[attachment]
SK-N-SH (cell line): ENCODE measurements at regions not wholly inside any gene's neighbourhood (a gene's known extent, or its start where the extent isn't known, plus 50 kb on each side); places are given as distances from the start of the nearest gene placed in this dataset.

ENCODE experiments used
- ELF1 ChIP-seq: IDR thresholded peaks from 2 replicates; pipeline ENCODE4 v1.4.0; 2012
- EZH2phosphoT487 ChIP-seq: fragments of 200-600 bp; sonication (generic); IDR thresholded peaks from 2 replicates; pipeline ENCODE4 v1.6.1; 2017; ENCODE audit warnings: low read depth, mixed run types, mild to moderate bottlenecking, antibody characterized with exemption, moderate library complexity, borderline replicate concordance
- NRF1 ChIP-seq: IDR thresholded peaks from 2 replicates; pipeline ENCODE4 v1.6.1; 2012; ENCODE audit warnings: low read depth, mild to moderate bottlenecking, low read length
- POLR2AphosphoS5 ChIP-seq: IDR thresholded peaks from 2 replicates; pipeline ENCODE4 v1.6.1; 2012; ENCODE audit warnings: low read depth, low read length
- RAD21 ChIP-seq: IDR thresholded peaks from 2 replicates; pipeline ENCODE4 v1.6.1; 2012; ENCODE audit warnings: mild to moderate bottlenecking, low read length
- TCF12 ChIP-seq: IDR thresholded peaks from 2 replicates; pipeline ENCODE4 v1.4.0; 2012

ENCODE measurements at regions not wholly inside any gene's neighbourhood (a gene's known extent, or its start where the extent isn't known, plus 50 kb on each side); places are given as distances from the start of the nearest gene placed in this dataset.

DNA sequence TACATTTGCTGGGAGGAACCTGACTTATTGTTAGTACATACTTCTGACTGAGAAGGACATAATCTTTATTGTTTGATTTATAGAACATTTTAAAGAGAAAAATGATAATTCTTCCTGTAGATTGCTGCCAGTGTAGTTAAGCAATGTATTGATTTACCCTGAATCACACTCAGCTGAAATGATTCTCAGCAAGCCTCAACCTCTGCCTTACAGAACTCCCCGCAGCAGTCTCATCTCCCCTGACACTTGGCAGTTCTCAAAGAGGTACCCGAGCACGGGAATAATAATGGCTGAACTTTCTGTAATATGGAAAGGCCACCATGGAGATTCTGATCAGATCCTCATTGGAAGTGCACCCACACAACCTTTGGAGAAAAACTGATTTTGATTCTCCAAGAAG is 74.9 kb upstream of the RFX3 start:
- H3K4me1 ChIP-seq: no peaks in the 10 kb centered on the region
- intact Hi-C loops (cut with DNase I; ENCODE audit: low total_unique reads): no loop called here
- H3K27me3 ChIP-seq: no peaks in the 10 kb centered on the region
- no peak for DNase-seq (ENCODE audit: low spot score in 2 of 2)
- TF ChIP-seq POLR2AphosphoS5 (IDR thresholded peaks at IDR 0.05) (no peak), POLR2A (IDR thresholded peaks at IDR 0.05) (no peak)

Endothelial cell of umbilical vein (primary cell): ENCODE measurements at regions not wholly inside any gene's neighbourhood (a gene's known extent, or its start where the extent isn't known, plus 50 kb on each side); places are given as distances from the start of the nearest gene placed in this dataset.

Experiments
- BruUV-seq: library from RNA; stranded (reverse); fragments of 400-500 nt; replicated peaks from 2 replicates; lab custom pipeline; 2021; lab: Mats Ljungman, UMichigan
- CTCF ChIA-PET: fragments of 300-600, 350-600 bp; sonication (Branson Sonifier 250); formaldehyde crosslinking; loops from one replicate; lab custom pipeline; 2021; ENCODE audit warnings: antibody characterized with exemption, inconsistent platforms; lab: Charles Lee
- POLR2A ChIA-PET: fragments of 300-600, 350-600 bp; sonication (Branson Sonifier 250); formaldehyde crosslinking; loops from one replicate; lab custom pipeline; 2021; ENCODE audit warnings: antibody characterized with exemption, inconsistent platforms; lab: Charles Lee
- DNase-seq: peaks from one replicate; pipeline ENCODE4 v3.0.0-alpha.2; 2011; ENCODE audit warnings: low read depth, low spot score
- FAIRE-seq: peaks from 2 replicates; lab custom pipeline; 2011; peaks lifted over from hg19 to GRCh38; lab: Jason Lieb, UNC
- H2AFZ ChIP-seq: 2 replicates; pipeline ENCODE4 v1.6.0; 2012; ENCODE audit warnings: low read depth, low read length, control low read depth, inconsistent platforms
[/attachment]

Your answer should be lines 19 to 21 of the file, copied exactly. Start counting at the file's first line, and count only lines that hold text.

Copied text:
- CTCF ChIA-PET: fragments of 300-600, 350-600 bp; sonication (Branson Sonifier 250); formaldehyde crosslinking; loops from one replicate; lab custom pipeline; 2021; ENCODE audit warnings: antibody characterized with exemption, inconsistent platforms; lab: Charles Lee
- POLR2A ChIA-PET: fragments of 300-600, 350-600 bp; sonication (Branson Sonifier 250); formaldehyde crosslinking; loops from one replicate; lab custom pipeline; 2021; ENCODE audit warnings: antibody characterized with exemption, inconsistent platforms; lab: Charles Lee
- DNase-seq: peaks from one replicate; pipeline ENCODE4 v3.0.0-alpha.2; 2011; ENCODE audit warnings: low read depth, low spot score